This chapter examines academic concerns that the leisurely façade of life online masks the economic exploitation of users, on whose backs companies like Facebook have amassed tremendous wealth. The chapter also considers the related critique of what it terms “leisure-at-work,” as when creative-class employees engage in various kinds of play while at the office and with the consent of their employers. The chapter draws from the antisocial thesis in queer theory to argue that concerns about the exploitation of playbor and leisure-at-work are motivated by an underlying discomfort with forms of leisure and pleasure understood as self-indulgent and irresponsible, in an effort to call readers back to the social.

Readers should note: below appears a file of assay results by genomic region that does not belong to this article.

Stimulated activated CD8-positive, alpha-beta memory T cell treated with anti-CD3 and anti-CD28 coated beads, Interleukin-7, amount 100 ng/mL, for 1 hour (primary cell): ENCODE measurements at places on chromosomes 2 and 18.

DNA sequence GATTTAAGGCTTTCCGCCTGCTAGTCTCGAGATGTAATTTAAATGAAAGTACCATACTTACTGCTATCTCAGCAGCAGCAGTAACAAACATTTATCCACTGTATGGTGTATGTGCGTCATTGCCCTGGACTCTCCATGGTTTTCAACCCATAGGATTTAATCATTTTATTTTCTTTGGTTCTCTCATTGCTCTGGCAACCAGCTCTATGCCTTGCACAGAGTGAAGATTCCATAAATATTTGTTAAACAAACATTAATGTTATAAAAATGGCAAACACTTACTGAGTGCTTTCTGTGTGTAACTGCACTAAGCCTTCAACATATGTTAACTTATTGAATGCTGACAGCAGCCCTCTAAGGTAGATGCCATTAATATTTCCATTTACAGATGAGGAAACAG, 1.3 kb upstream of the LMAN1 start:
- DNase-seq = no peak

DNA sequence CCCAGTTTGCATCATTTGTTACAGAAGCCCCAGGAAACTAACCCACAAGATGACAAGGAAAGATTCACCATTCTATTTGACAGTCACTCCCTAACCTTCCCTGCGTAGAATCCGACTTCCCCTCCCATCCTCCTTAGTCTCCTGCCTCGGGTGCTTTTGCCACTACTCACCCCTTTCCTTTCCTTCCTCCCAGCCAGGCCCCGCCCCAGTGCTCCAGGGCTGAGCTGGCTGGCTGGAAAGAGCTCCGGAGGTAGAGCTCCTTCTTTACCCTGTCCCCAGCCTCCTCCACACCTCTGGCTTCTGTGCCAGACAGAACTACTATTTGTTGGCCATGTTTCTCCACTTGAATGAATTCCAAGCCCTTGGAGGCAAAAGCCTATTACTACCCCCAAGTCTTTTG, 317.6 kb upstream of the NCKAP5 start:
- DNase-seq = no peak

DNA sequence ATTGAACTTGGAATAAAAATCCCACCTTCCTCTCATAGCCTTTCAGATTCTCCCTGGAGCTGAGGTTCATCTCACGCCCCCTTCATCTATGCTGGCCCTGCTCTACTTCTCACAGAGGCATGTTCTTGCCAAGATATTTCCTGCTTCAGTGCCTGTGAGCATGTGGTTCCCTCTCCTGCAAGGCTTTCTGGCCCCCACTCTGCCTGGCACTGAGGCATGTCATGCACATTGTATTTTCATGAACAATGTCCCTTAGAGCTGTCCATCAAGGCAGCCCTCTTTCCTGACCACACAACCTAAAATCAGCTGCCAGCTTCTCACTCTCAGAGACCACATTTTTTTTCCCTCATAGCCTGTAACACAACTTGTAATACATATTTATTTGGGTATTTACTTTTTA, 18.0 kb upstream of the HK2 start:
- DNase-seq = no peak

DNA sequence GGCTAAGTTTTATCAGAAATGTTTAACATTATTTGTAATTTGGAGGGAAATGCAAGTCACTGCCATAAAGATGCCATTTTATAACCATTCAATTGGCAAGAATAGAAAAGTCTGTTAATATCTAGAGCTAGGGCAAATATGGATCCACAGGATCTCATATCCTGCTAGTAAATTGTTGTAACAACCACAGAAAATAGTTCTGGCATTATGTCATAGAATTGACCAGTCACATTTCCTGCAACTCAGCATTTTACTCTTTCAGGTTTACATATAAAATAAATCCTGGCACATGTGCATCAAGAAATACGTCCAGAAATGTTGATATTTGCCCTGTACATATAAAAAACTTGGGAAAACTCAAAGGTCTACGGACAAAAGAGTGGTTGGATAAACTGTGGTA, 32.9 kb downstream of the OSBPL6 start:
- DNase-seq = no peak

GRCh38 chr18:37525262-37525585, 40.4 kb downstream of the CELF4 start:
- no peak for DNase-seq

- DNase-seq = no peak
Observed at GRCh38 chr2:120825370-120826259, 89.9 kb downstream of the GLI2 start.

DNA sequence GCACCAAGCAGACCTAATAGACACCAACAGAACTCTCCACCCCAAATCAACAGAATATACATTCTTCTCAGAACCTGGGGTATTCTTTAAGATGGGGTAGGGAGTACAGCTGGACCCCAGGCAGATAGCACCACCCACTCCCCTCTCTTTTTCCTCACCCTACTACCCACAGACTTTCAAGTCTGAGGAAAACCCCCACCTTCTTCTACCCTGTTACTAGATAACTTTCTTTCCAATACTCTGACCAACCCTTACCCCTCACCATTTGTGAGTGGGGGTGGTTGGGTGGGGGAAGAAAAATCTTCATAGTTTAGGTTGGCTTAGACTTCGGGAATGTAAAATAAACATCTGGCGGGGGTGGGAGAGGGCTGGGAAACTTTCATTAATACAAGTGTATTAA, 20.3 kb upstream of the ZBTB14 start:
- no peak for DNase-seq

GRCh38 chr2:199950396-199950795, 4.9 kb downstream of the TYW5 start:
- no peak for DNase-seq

NYU Press Scholarship Online requires a subscription or purchase to access the full text of books within the service. Public users can however freely search the site and view the abstracts and keywords for each book and chapter.
If you think you should have access to this title, please contact your librarian.
To troubleshoot, please check our FAQs, and if you can't find the answer there, please contact us.